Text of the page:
Biologists Shoot Four Black Bears in an Effort to Kill One That Fatally Mauled Young Racer
Alaska state biologists believe they have killed the black bear responsible for fatally mauling a 16-year-old Anchorage runner who was participating in a mountain race on Sunday, June 18, 2017.
The Anchorage Daily News reports biologists shot four bears from a helicopter in the area. They believe the fourth bear shot was the culprit, as it had a recent wound to its lower jaw, which they believe was sustained when a park ranger shot it after it refused to leave the site of Patrick "Jack" Cooper's body on Sunday.
"This is a serious situation, and we wanted to ensure we got the correct bear," said Alaska Department of Fish and Game spokesman Ken Marsh. "There's already been a fatality involved with this animal. It was a risk we couldn't allow to continue."
Officials have been searching for the bear since the attack on Sunday. It is believed Cooper got off-trail while descending from the Robert Spurr Memorial Hill Climb race turnaround point on Bird Ridge. He sent a text message to a family member saying he was being chased by a black bear.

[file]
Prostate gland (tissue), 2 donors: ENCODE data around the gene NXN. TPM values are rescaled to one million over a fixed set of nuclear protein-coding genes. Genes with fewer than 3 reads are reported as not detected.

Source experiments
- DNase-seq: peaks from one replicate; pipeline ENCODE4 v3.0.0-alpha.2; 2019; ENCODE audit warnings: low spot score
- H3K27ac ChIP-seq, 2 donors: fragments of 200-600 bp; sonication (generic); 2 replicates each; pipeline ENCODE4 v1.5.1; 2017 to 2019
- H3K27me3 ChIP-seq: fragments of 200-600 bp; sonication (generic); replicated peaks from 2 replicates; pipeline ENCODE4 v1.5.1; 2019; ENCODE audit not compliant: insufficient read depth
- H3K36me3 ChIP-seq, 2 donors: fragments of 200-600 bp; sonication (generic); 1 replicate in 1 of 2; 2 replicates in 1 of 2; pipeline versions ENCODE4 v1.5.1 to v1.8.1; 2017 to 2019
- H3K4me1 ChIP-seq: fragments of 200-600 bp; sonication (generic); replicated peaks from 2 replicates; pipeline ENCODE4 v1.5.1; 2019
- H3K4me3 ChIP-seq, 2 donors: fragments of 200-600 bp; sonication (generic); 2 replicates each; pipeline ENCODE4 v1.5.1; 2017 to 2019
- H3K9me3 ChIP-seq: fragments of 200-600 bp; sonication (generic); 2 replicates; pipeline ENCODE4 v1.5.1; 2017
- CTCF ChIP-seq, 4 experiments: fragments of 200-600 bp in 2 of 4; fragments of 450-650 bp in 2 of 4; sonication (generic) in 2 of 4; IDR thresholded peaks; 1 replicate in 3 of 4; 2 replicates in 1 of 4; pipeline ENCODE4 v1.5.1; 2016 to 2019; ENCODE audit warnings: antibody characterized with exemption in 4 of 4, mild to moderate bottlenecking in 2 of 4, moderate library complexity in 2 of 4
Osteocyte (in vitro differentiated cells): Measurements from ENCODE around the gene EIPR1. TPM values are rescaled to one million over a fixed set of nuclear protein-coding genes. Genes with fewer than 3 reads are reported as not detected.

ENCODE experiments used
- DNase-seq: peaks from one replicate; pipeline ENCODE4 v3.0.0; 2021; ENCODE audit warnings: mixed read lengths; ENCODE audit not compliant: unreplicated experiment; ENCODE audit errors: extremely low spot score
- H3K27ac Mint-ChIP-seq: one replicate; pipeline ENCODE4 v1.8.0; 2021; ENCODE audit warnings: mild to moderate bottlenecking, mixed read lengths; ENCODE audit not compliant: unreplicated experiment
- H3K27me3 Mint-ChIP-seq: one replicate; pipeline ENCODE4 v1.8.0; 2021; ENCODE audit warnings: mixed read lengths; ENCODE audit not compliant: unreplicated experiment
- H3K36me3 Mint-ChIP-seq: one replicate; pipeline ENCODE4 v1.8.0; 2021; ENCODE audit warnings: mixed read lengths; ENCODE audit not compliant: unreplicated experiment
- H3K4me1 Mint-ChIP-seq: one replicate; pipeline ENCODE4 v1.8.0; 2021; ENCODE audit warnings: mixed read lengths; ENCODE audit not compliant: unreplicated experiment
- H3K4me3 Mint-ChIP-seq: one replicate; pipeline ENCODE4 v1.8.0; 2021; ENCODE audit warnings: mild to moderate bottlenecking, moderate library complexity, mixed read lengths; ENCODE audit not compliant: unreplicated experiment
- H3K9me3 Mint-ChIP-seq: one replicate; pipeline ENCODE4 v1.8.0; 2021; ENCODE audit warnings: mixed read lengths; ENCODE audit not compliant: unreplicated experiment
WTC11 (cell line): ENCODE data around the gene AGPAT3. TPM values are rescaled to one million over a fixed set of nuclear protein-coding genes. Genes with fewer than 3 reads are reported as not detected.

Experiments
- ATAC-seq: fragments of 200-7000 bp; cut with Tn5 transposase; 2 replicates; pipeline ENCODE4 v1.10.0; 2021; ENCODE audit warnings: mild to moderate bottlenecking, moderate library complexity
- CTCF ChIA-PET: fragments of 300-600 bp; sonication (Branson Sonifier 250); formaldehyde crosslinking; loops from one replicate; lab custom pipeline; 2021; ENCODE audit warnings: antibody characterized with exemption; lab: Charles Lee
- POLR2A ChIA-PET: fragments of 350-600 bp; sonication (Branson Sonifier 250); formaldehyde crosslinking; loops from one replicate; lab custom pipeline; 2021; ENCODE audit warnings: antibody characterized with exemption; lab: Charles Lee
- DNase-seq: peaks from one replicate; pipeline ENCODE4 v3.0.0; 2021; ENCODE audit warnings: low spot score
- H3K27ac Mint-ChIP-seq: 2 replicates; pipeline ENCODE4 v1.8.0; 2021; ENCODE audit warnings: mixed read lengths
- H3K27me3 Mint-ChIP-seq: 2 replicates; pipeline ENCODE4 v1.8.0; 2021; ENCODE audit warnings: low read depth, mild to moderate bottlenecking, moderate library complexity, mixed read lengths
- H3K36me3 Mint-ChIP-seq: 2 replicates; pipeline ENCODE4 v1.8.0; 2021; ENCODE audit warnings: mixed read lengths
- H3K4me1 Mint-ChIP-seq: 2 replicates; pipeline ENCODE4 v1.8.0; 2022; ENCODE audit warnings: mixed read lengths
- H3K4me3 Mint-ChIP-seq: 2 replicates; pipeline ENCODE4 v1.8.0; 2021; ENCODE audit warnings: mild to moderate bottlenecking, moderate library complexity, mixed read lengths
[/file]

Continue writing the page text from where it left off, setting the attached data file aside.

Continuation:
Park rangers and biologists say the bear's behavior at the scene indicates a rare predatory attack.
After a futile ground search for the dangerous bear, biologists used aircraft to search from the sky.
Biologists shot lone adult males in the area from the aircraft and then dropped in to check to see if any of them had a previous gun-shot wound. The fourth one did.
Fish and Game spokesman Ken Marsh said darting animals in the difficult terrain would have been impractical because bears often initially run when they are darted.
"The only real option in this situation was to shoot the animal and collect it this way," he said.
Biologists are performing a necropsy on the fourth bear to help answer questions about the bear's predatory behavior.
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